• : At the teaching of Philip the Evangelist in Samariamarker, evil spirits came out of many.
  • : Simon Magus offered to buy the power of Laying on of hands.
  • : St. Peter said Jesus healed all who were under the power of the devil.
  • : Paul and Silas were imprisoned for driving a future-telling spirit out of a slave girl.
  • : Handkerchiefs and aprons touched by Paul cured illness and drove out evil spirits.
  • : Seven sons of Sceva attempted to drive out evil spirits by saying: "In the name of Jesus, whom Paul preaches, I command you to come out." But because they did not have faith in Jesus, they were unsuccessful and were actually driven from that house by the possessed.
  • : The Whore of Babylon is a home for demons, evil spirits and unclean birds.

Acts of the Apostles contains also a number of references to people coming under the influence of the Holy Spirit ( , , , , , , , , , , , , , , , , , , , ) which is believed to be a good thing in contrast to demonic influence.

In Christianity

Despite an English language translation tradition, the Bible never refers to people as being possessed by demons. The main New Testament expressions referred to demonic influence are:
  1. 'to be demonized' (daimonizomai) - this is the most frequent expression.
  2. 'having a demon' (echon daimonion) - note it is the person who possesses the demon, not the demon who possesses the person.
Certainly the language of "possession", like other mistranslations, has gained a life of its own, as is reflected in the title of this article. Murphy comments on the traditional language of "possession": "Fortunately, the practice of using these terms is now in the process of correction because of renewed historical-contextual studies of Scripture and renewed experience with the demonized." Some allow the term "possession" but restrict its use only for the most extreme cases, which are thought to be extremely rare. In most cases where a demon is believed to be involved, it tends to (1) influence the individual towards sinful or violent behavior or (2) cause physical or mental ailments that prove resistant to medical or psychiatric intervention.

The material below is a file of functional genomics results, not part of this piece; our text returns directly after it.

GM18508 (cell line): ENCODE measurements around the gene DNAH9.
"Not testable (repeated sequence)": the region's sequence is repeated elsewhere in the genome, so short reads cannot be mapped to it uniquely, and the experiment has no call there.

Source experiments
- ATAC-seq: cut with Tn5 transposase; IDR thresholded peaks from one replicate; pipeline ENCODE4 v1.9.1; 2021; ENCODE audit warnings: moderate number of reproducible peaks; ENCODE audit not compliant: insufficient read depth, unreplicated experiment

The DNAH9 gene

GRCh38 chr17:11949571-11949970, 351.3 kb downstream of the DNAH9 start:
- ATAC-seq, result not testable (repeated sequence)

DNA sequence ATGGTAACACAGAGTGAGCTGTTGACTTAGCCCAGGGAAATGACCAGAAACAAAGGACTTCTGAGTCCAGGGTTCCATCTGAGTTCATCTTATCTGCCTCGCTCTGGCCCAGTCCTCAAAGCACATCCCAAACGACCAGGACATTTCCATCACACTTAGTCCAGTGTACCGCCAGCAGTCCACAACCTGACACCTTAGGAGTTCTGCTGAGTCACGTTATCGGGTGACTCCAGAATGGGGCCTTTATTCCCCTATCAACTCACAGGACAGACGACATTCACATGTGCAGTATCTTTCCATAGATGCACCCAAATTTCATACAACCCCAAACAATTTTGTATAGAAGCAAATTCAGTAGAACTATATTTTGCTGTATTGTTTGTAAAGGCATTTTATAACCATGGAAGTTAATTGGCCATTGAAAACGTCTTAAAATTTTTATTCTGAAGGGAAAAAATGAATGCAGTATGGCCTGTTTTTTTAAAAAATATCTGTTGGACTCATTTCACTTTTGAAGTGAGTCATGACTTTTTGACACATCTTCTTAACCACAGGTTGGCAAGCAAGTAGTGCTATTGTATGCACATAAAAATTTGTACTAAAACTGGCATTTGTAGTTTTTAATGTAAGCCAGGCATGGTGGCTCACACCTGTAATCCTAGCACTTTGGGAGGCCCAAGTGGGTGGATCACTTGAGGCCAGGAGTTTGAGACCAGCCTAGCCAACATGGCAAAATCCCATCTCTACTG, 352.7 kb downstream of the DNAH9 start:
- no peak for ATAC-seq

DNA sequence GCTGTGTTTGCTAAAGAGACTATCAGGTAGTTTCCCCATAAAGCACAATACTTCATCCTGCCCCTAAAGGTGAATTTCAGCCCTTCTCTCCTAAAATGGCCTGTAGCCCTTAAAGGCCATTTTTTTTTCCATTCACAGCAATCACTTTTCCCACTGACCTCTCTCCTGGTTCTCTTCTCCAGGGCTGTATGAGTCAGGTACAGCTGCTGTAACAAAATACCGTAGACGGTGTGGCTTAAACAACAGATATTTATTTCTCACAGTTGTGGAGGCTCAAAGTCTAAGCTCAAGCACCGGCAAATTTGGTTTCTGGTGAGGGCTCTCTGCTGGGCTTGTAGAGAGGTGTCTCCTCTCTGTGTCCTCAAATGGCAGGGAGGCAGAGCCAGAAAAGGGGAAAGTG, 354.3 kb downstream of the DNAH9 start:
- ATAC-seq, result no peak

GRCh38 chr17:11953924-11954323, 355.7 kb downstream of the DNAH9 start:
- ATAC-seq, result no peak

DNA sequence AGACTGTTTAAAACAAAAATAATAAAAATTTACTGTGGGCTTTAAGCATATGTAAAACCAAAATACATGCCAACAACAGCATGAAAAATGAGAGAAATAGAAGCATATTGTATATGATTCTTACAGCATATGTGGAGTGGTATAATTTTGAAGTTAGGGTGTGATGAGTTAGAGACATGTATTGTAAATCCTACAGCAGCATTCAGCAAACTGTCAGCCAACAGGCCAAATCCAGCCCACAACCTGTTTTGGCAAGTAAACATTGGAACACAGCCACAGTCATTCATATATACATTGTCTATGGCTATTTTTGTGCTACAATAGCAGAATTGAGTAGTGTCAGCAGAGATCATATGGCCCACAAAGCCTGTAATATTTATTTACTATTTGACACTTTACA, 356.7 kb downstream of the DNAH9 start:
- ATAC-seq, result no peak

The literal view of demonization is still held by a number of Christian denominations. Official Catholic doctrine affirms that demonic oppression can occur as distinguished from mental illness, but stresses that cases of mental illness should not be misdiagnosed as demonic influence. Catholic exorcisms can occur only under the authority of a bishop and in accordance with strict rules; a simple exorcism also occurs during Baptism (CCC 1673). In charismatic Christianity, deliverance ministries are activities carried out by individuals or groups aimed at solving problems related to demons and spirits, especially possession.

A great deal of controversy surrounds the book War on the Saints originally published in 1912 as a resource to the Christian faced with combating demon influences.

The concept of demon influence in Christianity was similar to that of Jewish belief. In the New Testament Jesus is reported to have encountered people who were demonized and to have driven the "evil spirits" out of these demoniacs. In the 4th century, St. Hillary asserted that demons entered the bodies of humans to use them as if they were theirs, and also proposed that the same could happen with animals.

The New Testament's description of people who had evil spirits includes a capacity for hidden knowledge (e.g., future events, innermost thoughts of the people around them) (Acts 16:16) and great strength (Act 19:16), among others, and shows those with evil spirits can speak of Christ (Acts 19:16, Mark 3:11). According to Catholic theologian, demonic assault can be involuntary and allowed by God to test a person (for more details about God's tests on persons see Job). Involuntary demonic assault, according to these theologians, cannot be denied because this would imply the negation of the cases mentioned in the New Testament (12, some of them repeated in more than one Gospel). However, in the overwhelming majority of cases of alleged demonic possession in modern times, the victim can suffer due to any of a number of personal initiatives: occult practices, mortal sin, loss of faith, or psychological trauma, among others.

In previous centuries, the Christian church offered suggestions on safeguarding one’s home. Suggestions ranged from dousing a household with Holy water, placing wax and herbs on thresholds to “ward off witches occult,” and avoiding certain areas of townships known to be frequented by witches and Devil worshippers after dark.

In medicine

Demonic possession is recognized as a psychiatric or medical diagnosis by either the DSM-IV as the Religious or Spiritual Problem V62.89 or the ICD-10 F44.3 Trance and possession disorders . There are many psychological ailments commonly misunderstood as demonic possession, particularly dissociative identity disorder. In the early- to mid-20 Century, "mania" or "hysteria" were common diagnoses, but such terminology has generally fallen out of favor. In cases of dissociative identity disorder in which the alter personality is questioned as to its identity, 29% are reported to identify themselves as demons. However doctors see this as a mental disease called demonomania or demonopathy, a monomania in which the patient believes that he or she is possessed by one or more demons.